Ashley Hi, A Video of Pigeons, 2019, lenticular prints, servos, Arduino boards. Image courtesy the artist.

Pixie Tan’s two-part installation, Fabrications, comprises bodice toiles and an installation depicting an atelier space, expanded further through a performance on opening night which sought to question the perception of the body and the act of making for the body. The work certainly resonated with me as I think women, in particular, are subject to greater social pressure to conform to a certain ideal body type in order to be considered acceptable and desirable by peers, the opposite sex and society in general. The site-specific installation, located in the dark basement and accessed through a creaky wooden staircase, called to mind the cramped working conditions of sweatshop workers (often underage children) in many Third World countries, including those in Southeast Asia – a sly dig at the many big-brand  apparel companies that outsource production to cheap overseas labour without any concern for their working conditions.

Fabricating, choreographed by Maisie Sadgrove and performed by Winona Guy and Harriet Roberts; part of Fabrications by Pixie Tan

Pixie Tan, Fabrications, 2019, calico, cotton, brown paper, video, performance with elastic fabric band. Image courtesy the artist.

Another personal favourite was George Wong’s Win-Stay, Lose-Switch, a multi-channel video of disembodied hands playing the well-known children’s game, ‘Scissors, Paper, Stone’ in an endless loop. In a farcical twist, one player (Wong) plays the same move every time, the beauty being that, for him, victory isn’t the goal. While playing the same combination of moves repeatedly (like an algorithm), one system is replaced or “hijacked”, as the artist calls it, by another. While Wong’s strategy allows him to randomly win at times, it also “hijacks” the notion of what it means to actually win the game. If you play according to a totally different set of rules, have you really “won” anything at all?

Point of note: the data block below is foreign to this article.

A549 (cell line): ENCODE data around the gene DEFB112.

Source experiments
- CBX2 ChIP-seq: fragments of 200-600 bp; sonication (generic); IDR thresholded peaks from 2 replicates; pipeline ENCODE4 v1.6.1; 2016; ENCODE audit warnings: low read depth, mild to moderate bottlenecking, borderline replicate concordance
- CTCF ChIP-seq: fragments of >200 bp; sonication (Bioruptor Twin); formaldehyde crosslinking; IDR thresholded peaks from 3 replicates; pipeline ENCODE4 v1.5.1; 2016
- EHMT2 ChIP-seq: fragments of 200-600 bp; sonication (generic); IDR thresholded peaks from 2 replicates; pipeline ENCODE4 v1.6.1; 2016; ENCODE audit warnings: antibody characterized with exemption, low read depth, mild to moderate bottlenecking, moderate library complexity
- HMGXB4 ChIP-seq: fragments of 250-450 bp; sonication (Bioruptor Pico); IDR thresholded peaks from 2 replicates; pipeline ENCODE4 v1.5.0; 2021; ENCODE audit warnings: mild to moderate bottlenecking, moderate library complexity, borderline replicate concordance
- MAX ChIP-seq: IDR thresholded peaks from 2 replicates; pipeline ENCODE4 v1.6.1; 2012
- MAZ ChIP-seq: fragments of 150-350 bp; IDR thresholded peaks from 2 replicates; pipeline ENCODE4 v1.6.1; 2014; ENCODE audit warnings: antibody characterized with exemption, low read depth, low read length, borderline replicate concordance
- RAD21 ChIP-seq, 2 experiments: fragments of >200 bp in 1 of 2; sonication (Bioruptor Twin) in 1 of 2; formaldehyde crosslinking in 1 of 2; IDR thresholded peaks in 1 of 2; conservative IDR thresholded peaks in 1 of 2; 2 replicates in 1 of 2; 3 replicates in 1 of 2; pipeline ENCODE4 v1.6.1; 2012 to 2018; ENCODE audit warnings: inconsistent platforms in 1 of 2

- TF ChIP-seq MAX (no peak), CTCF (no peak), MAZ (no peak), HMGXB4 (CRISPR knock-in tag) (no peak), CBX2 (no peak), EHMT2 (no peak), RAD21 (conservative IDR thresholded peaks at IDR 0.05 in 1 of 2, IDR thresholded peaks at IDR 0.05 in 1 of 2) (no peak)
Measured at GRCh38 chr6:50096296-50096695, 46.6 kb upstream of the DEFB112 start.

George Wong, Win-Stay, Lose-Switch, 2019, video. Image courtesy the artist.

This young group from Singapore has managed to harness various aspects of the everyday – nature, the human body, language and history – to create works that launch an enquiry into what it means to depart from an established course. The opening night was nothing short of a grand success. The turnout was spectacular. Berny Tan and the ten artists in Deviations augur well for the future of the Singapore art scene. Whether or not they choose to return home, the course they are charting, individually and together, promises exciting things ahead. Watch closely!

Image courtesy of the curator and the artists.

[Editors note: It is not possible, given the constraints of space, to give due attention all the artists whose works were shown in Deviations. However, since this exhibition is one that most of our readers would not have been able to see in person, we thought it appropriate to mention these other artists here. They are Aki Hassan, Alvin Ong, Elizabeth Gabrielle Lee, Genevieve Leong, Herman Rahman, Jonathan Liu and Marvin Tang. Congratulations to all!]